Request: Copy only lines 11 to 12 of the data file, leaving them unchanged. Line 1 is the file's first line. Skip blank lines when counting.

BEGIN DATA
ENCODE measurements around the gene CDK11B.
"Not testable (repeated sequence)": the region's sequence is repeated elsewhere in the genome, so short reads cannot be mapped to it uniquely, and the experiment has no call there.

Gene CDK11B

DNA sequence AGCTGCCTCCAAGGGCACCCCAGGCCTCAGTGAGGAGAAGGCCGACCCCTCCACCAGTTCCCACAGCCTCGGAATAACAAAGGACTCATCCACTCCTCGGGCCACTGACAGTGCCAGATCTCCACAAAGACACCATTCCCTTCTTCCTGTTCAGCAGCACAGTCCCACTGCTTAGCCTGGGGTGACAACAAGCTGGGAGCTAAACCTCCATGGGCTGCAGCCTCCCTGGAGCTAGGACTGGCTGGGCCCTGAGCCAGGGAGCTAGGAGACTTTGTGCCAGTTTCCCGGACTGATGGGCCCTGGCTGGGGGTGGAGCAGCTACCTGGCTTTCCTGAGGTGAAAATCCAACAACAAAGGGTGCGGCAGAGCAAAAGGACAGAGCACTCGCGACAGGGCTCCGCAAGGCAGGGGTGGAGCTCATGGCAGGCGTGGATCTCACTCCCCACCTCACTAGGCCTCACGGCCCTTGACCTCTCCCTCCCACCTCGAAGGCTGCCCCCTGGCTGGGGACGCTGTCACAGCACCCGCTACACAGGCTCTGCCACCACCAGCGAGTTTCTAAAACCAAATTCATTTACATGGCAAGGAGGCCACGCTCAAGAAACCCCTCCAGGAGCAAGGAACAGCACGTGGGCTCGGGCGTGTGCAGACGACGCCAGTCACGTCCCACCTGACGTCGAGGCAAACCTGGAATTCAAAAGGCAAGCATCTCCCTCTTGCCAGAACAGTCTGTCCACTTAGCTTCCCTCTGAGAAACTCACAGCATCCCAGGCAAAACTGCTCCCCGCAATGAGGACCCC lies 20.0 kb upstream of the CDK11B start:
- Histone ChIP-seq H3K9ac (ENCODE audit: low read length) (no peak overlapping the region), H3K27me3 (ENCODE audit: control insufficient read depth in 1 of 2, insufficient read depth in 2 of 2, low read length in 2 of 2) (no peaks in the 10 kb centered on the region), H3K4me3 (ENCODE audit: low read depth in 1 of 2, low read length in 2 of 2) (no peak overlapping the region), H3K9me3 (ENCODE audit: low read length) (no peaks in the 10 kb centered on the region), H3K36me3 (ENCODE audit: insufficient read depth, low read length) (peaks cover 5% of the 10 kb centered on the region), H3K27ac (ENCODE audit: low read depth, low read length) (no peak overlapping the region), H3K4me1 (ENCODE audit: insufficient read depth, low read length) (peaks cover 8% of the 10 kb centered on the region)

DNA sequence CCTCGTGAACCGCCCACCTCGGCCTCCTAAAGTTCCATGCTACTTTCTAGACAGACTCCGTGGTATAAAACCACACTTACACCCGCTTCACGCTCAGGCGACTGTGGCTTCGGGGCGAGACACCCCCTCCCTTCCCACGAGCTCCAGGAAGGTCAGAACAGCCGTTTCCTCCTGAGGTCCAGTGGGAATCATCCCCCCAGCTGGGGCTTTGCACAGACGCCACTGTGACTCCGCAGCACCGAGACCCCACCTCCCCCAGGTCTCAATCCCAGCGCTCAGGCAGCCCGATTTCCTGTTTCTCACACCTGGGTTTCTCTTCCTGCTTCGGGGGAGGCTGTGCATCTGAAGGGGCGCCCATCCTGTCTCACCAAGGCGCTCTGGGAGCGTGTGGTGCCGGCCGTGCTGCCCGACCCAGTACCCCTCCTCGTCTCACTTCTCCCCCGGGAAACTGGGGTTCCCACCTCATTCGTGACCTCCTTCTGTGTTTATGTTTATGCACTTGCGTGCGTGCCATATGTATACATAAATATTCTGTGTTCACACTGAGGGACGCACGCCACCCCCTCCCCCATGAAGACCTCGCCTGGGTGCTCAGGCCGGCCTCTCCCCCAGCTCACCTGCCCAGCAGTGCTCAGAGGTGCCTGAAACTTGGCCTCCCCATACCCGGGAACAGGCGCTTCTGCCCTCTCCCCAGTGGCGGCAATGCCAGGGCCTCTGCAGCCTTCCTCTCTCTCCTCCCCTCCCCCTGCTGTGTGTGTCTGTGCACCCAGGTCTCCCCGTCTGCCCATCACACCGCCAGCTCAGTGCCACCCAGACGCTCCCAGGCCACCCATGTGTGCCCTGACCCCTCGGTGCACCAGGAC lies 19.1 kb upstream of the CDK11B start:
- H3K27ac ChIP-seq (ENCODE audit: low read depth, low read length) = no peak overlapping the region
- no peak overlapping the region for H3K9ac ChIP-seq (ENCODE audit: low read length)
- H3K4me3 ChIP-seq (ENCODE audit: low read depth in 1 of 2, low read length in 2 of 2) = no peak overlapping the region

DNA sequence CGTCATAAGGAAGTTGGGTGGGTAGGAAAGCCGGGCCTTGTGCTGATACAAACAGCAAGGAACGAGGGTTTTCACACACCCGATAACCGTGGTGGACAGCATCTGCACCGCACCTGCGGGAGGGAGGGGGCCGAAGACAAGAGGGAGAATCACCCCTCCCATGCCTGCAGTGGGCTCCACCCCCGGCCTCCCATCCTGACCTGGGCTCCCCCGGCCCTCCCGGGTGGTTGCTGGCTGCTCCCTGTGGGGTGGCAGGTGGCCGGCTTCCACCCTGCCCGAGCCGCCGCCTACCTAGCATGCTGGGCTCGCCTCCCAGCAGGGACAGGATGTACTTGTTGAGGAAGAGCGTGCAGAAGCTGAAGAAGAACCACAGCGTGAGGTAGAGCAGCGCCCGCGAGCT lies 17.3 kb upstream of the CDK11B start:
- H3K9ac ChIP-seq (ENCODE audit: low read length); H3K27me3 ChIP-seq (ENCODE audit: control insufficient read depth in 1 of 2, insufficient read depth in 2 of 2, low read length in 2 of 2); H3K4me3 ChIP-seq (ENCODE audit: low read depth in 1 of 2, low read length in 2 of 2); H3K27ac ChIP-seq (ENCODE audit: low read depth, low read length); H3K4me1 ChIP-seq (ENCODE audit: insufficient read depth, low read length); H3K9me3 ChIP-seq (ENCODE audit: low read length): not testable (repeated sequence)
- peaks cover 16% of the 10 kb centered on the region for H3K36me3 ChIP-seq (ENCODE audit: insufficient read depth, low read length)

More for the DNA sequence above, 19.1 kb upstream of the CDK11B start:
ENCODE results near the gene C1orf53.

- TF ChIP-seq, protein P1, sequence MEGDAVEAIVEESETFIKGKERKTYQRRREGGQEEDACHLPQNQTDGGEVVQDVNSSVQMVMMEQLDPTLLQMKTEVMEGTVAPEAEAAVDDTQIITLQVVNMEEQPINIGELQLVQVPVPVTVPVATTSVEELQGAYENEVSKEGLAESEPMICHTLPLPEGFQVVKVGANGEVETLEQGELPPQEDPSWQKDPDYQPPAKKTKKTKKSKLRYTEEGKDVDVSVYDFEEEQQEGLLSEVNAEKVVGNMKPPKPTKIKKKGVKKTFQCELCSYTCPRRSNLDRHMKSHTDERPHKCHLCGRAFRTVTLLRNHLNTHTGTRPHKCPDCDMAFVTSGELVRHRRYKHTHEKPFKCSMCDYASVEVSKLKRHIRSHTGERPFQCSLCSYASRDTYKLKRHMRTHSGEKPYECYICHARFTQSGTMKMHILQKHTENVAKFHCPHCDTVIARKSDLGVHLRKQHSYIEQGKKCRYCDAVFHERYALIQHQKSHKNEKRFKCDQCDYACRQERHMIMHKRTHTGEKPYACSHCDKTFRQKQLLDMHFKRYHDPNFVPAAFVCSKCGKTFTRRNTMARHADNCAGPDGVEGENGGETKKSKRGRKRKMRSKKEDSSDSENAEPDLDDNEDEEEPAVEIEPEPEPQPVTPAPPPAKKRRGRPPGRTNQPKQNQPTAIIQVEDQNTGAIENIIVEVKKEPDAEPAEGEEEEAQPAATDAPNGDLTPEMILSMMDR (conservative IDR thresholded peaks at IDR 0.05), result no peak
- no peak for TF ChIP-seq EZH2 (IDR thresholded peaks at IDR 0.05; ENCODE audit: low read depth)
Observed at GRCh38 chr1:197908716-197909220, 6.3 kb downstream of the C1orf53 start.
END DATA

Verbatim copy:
- H3K9ac ChIP-seq (ENCODE audit: low read length); H3K27me3 ChIP-seq (ENCODE audit: control insufficient read depth in 1 of 2, insufficient read depth in 2 of 2, low read length in 2 of 2); H3K4me3 ChIP-seq (ENCODE audit: low read depth in 1 of 2, low read length in 2 of 2); H3K27ac ChIP-seq (ENCODE audit: low read depth, low read length); H3K4me1 ChIP-seq (ENCODE audit: insufficient read depth, low read length); H3K9me3 ChIP-seq (ENCODE audit: low read length): not testable (repeated sequence)
- peaks cover 16% of the 10 kb centered on the region for H3K36me3 ChIP-seq (ENCODE audit: insufficient read depth, low read length)